TIT 2:11-14 (The Message Bible) teaches us that vital lesson: God’s grace has now appeared. By his grace, God offers to save all people. His grace teaches us to say no to godless ways and sinful desires. We must control ourselves. We must do what is right. We must lead godly lives in today’s world. That’s how we should live as we wait for the blessed hope God has given us. We are waiting for Jesus Christ to appear in his glory. He is our great God and Savior. He gave himself for us. By doing that, he set us free from all evil. He wanted to make us pure. He wanted us to be his very own people. He wanted us to desire to do what is good. When you do what this passage says, then you won’t feed the compulsions of lusts, selfishness, or ungodly desires.


Our Old Sin Nature won’t be removed from our bodies until the moment of our physical deaths. But it’s so important to know that the Old Sin Nature has been crucified positionally in every believer: Could it be any clearer? Our old way of life was nailed to the cross with Christ, a decisive end to that sin-miserable life—no longer captive to sin’s demands! What we believe is this: If we get included in Christ’s sin-conquering death, we also get included in his life-saving resurrection. We know that when Jesus was raised from the dead it was a signal of the end of death-as-the-end. Never again will death have the last word. When Jesus died, he took sin down with him, but alive he brings God down to us. From now on, think of it this way: Sin speaks a dead language that means nothing to you; God speaks your mother tongue, and you hang on every word. You are dead to sin and alive to God. That’s what Jesus did. (ROM 6:6-11 The Message Bible)


Solomon’s Old Sin Nature led him to carnality because he had an issue with women. Despite having his every physical and spiritual need met in abundance, he decided he also needed lots of women in his life. As we learned earlier in our study, the Bible tells us Solomon had seven hundred wives and three hundred concubines. The women were from foreign lands and they worshiped foreign gods.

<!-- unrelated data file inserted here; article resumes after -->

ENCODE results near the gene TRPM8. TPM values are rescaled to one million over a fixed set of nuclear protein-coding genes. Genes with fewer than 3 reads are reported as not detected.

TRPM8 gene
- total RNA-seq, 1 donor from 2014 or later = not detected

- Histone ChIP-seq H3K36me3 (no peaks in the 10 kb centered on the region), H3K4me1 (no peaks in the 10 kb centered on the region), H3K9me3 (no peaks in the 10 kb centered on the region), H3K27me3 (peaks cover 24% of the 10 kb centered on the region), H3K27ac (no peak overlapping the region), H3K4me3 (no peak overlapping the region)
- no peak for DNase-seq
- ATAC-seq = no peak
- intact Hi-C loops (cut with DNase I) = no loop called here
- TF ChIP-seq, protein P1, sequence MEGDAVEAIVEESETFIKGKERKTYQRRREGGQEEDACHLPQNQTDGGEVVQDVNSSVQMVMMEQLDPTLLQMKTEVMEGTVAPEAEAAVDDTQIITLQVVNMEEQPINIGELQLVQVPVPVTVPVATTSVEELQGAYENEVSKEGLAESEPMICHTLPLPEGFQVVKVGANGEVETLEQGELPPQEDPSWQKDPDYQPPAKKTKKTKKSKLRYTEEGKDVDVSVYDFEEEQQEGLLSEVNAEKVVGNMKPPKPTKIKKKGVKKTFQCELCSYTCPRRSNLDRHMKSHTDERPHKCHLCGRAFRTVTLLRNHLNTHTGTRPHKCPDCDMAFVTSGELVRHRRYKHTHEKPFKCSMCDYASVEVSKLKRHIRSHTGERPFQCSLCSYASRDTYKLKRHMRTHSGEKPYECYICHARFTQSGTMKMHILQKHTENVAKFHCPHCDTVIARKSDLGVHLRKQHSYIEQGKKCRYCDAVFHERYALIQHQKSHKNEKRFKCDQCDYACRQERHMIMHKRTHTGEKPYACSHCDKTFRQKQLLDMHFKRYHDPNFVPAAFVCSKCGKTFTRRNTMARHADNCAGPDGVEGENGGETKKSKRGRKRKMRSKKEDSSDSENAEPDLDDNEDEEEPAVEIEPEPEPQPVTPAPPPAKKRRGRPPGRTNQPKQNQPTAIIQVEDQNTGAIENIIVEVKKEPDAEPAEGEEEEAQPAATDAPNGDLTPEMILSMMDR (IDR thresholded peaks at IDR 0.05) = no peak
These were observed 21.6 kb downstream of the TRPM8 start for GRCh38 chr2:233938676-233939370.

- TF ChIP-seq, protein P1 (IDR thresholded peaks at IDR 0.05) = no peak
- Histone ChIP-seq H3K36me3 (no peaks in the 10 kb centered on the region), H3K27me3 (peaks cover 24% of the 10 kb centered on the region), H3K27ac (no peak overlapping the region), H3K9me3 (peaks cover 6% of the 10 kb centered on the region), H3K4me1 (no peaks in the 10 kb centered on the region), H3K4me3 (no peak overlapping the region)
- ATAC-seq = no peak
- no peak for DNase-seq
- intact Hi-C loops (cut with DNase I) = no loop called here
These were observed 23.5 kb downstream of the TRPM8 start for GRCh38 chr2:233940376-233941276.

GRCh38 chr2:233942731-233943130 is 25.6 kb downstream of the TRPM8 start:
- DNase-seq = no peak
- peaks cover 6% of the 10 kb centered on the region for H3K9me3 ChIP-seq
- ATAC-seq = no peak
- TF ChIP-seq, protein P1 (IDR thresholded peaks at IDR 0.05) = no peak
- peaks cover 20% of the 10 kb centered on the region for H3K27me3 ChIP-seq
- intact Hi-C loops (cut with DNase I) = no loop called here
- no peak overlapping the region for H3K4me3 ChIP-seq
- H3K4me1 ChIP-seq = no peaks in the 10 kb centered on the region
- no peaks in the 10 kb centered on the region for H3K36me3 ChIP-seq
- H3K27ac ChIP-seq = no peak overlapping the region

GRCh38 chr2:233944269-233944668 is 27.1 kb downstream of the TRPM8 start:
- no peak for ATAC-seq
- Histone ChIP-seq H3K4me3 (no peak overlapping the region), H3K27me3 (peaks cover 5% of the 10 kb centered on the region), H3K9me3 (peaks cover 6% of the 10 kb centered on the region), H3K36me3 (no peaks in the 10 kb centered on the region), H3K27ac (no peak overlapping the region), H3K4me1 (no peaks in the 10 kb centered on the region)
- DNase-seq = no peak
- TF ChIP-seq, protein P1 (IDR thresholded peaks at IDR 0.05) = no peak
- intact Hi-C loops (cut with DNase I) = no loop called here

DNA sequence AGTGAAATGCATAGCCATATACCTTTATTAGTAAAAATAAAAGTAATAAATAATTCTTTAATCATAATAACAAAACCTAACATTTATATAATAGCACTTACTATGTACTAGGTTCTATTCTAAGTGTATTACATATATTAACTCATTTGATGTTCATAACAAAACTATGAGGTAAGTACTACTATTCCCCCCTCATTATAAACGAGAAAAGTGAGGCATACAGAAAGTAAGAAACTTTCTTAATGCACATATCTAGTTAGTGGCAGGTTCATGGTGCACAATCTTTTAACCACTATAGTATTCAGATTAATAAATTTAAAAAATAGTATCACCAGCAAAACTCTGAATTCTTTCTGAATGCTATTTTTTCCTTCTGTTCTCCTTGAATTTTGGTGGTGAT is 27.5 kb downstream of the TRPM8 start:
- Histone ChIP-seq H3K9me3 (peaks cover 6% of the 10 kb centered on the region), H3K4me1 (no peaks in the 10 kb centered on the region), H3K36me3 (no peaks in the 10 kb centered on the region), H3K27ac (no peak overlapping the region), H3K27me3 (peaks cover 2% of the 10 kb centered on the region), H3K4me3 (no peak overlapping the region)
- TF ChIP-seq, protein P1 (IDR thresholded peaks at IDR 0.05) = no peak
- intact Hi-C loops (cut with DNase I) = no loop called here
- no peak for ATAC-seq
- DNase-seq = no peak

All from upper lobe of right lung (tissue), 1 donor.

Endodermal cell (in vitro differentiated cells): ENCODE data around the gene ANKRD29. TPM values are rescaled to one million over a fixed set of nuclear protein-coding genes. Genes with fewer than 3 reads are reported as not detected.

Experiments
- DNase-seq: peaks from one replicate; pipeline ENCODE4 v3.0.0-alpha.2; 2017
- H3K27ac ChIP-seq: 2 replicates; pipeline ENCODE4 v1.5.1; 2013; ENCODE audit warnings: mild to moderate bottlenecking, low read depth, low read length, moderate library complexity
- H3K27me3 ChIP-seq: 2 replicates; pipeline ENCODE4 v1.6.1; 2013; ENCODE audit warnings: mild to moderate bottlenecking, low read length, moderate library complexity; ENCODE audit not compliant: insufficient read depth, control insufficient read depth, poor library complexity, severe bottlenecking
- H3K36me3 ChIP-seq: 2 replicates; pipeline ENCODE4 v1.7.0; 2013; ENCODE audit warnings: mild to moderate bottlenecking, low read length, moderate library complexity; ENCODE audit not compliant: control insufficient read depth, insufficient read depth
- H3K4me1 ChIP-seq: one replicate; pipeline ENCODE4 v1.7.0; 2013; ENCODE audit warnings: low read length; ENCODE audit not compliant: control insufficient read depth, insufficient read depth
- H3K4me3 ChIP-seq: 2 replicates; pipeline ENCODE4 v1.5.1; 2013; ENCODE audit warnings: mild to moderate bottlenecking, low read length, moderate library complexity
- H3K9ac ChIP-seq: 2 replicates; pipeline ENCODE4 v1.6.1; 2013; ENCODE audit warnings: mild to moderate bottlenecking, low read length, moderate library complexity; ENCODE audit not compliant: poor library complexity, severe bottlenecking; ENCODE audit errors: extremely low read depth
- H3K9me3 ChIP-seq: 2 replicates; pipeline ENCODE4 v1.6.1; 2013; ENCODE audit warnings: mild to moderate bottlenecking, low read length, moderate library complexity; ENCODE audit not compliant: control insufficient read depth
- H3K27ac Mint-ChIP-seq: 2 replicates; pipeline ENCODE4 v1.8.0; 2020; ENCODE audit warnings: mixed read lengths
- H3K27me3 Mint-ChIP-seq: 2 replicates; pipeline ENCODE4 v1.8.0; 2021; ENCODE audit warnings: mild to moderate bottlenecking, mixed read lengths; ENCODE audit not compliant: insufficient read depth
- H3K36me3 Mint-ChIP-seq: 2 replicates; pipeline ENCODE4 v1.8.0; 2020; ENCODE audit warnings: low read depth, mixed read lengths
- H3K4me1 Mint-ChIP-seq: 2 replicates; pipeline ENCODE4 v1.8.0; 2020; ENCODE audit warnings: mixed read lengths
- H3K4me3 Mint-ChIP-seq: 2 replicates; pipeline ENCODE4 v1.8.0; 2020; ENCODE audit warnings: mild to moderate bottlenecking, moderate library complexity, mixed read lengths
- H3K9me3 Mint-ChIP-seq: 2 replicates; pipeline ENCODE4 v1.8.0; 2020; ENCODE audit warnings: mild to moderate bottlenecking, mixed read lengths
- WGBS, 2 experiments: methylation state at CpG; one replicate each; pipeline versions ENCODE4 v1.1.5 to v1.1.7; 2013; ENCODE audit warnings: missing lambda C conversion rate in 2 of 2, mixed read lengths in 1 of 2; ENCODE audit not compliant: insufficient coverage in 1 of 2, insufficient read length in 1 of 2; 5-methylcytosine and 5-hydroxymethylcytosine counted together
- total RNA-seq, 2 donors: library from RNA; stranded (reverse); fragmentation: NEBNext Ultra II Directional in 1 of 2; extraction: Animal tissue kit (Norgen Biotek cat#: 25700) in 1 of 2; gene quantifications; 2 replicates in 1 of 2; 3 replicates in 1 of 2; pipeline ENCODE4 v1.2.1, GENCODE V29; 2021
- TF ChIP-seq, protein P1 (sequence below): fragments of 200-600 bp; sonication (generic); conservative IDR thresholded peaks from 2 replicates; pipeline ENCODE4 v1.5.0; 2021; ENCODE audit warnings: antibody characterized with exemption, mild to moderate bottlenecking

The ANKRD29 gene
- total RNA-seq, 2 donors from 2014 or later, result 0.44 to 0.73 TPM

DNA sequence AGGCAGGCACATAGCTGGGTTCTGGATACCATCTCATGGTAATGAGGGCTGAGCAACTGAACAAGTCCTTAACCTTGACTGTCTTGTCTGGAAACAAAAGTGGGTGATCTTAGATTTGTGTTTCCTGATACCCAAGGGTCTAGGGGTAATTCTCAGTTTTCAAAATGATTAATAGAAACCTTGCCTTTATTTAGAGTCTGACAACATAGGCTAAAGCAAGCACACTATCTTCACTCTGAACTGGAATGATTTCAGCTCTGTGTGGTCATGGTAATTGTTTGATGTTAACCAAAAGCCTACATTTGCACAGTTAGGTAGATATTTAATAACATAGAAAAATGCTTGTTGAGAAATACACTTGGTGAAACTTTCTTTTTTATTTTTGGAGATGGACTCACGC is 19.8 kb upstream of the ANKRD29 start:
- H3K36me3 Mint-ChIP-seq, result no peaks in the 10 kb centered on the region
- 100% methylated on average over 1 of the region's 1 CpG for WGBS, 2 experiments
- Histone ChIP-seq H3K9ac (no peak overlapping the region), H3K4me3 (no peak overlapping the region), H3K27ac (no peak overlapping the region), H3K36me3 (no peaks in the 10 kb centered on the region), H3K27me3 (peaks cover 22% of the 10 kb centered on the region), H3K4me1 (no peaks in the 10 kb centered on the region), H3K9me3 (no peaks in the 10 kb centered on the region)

Look at 1 KINGS 11:1-5 The Message Bible: King Solomon was obsessed with women. Pharaoh’s daughter was only the first of the many foreign women he loved—Moabite, Ammonite, Edomite, Sidonian, and Hittite. He took them from the surrounding pagan nations of which God had clearly warned Israel, “You must not marry them; they’ll seduce you into infatuations with their gods.” Solomon fell in love with them anyway, refusing to give them up. He had seven hundred royal wives and three hundred concubines—a thousand women in all! And they did seduce him away from God. As Solomon grew older, his wives beguiled him with their alien gods and he became unfaithful—he didn’t stay true to his God as his father David had done. Solomon took up with Ashtoreth, the whore goddess of the Sidonians, and Molech, the horrible god of the Ammonites.


The Bible is pretty clear that this was not what God intended or desired. Even before the Israelites reached the promised land, God warned that a king with many wives would be led astray by his heart. Look at DEUT 17:14-17 (The Message Bible): When you enter the land that God, your God, is giving you and take it over and settle down, and then say, “I’m going to get me a king, a king like all the nations around me,” make sure you get yourself a king whom God, your God, chooses. Choose your king from among your kinsmen; don’t take a foreigner—only a kinsman. And make sure he doesn’t build up a war machine, amassing military horses and chariots. He must not send people to Egypt to get more horses, because God told you, “You’ll never go back there again!” And make sure he doesn’t build up a harem, collecting wives who will divert him from the straight and narrow. And make sure he doesn’t pile up a lot of silver and gold.